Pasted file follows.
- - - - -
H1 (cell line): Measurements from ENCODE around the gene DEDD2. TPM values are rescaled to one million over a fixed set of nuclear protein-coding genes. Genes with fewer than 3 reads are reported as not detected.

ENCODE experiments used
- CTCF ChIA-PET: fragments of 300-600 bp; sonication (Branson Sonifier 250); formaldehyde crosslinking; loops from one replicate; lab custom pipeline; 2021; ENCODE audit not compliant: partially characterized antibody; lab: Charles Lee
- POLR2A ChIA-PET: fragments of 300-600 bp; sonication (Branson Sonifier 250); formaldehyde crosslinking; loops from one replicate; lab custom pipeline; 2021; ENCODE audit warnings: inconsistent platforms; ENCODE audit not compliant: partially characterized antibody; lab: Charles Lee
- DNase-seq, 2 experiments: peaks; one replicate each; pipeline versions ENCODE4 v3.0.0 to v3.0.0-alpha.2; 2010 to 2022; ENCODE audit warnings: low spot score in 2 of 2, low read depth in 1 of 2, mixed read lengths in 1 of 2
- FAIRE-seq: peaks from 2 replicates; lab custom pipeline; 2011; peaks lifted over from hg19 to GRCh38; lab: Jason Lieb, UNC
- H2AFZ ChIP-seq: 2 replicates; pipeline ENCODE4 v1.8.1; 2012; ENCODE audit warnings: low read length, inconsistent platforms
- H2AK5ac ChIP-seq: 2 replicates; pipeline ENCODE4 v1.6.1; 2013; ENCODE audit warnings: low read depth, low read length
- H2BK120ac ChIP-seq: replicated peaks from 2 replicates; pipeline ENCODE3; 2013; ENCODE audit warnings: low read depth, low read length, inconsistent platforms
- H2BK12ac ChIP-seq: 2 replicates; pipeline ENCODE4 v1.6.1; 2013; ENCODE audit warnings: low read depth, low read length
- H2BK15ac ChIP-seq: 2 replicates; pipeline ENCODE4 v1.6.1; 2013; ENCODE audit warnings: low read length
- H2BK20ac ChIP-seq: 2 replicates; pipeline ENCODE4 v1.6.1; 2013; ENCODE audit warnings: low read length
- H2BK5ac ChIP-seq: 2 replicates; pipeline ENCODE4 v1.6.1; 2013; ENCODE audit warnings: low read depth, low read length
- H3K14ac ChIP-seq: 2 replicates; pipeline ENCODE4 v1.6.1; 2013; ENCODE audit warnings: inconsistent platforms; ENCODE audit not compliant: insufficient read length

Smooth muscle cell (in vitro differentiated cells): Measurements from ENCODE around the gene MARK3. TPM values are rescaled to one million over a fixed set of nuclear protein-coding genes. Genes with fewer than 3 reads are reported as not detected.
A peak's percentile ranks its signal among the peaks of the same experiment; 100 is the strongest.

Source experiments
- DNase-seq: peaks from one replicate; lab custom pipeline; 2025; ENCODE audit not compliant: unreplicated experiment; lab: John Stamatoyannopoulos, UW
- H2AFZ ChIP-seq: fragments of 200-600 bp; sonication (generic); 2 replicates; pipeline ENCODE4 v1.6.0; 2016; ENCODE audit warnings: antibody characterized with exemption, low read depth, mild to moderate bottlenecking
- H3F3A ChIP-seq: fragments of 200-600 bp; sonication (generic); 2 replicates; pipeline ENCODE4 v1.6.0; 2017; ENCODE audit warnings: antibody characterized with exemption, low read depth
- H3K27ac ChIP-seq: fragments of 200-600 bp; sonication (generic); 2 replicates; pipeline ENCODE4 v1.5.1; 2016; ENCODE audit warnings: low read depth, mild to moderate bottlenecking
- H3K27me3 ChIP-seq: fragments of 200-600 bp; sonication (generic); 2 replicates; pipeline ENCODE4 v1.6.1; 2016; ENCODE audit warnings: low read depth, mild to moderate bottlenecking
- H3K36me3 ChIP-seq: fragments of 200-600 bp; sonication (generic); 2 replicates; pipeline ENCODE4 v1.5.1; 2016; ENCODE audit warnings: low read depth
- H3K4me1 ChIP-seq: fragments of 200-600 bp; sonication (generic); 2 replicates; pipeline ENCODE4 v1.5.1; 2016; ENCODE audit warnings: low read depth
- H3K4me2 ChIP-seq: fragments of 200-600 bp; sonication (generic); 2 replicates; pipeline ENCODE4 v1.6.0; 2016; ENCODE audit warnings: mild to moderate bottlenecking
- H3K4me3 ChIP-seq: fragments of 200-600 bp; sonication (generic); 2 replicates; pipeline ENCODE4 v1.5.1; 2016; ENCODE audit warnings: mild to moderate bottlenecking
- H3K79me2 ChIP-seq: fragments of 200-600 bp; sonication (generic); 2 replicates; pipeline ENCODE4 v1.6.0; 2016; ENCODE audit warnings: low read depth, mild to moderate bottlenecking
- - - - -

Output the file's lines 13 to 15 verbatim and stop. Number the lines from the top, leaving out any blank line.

- H2BK5ac ChIP-seq: 2 replicates; pipeline ENCODE4 v1.6.1; 2013; ENCODE audit warnings: low read depth, low read length
- H3K14ac ChIP-seq: 2 replicates; pipeline ENCODE4 v1.6.1; 2013; ENCODE audit warnings: inconsistent platforms; ENCODE audit not compliant: insufficient read length

Smooth muscle cell (in vitro differentiated cells): Measurements from ENCODE around the gene MARK3. TPM values are rescaled to one million over a fixed set of nuclear protein-coding genes. Genes with fewer than 3 reads are reported as not detected.